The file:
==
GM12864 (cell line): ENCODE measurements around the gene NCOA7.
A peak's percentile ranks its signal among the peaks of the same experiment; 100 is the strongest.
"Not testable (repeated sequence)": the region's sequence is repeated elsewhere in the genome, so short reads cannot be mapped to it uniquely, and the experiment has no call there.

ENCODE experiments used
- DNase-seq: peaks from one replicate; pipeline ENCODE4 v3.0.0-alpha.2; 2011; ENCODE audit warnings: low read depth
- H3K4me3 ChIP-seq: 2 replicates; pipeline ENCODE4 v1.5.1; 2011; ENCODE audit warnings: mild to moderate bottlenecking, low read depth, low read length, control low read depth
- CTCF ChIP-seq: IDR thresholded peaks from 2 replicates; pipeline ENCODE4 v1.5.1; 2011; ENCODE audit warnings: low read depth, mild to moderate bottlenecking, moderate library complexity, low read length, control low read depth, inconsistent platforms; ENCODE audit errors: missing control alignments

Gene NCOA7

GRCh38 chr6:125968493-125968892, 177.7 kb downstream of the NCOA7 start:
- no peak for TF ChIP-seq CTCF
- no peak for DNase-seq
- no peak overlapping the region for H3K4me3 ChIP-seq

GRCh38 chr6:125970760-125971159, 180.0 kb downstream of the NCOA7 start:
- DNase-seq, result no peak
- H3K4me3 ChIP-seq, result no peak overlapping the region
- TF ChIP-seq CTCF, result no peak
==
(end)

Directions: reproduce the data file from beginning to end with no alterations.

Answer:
GM12864 (cell line): ENCODE measurements around the gene NCOA7.
A peak's percentile ranks its signal among the peaks of the same experiment; 100 is the strongest.
"Not testable (repeated sequence)": the region's sequence is repeated elsewhere in the genome, so short reads cannot be mapped to it uniquely, and the experiment has no call there.

ENCODE experiments used
- DNase-seq: peaks from one replicate; pipeline ENCODE4 v3.0.0-alpha.2; 2011; ENCODE audit warnings: low read depth
- H3K4me3 ChIP-seq: 2 replicates; pipeline ENCODE4 v1.5.1; 2011; ENCODE audit warnings: mild to moderate bottlenecking, low read depth, low read length, control low read depth
- CTCF ChIP-seq: IDR thresholded peaks from 2 replicates; pipeline ENCODE4 v1.5.1; 2011; ENCODE audit warnings: low read depth, mild to moderate bottlenecking, moderate library complexity, low read length, control low read depth, inconsistent platforms; ENCODE audit errors: missing control alignments

Gene NCOA7

GRCh38 chr6:125968493-125968892, 177.7 kb downstream of the NCOA7 start:
- no peak for TF ChIP-seq CTCF
- no peak for DNase-seq
- no peak overlapping the region for H3K4me3 ChIP-seq

GRCh38 chr6:125970760-125971159, 180.0 kb downstream of the NCOA7 start:
- DNase-seq, result no peak
- H3K4me3 ChIP-seq, result no peak overlapping the region
- TF ChIP-seq CTCF, result no peak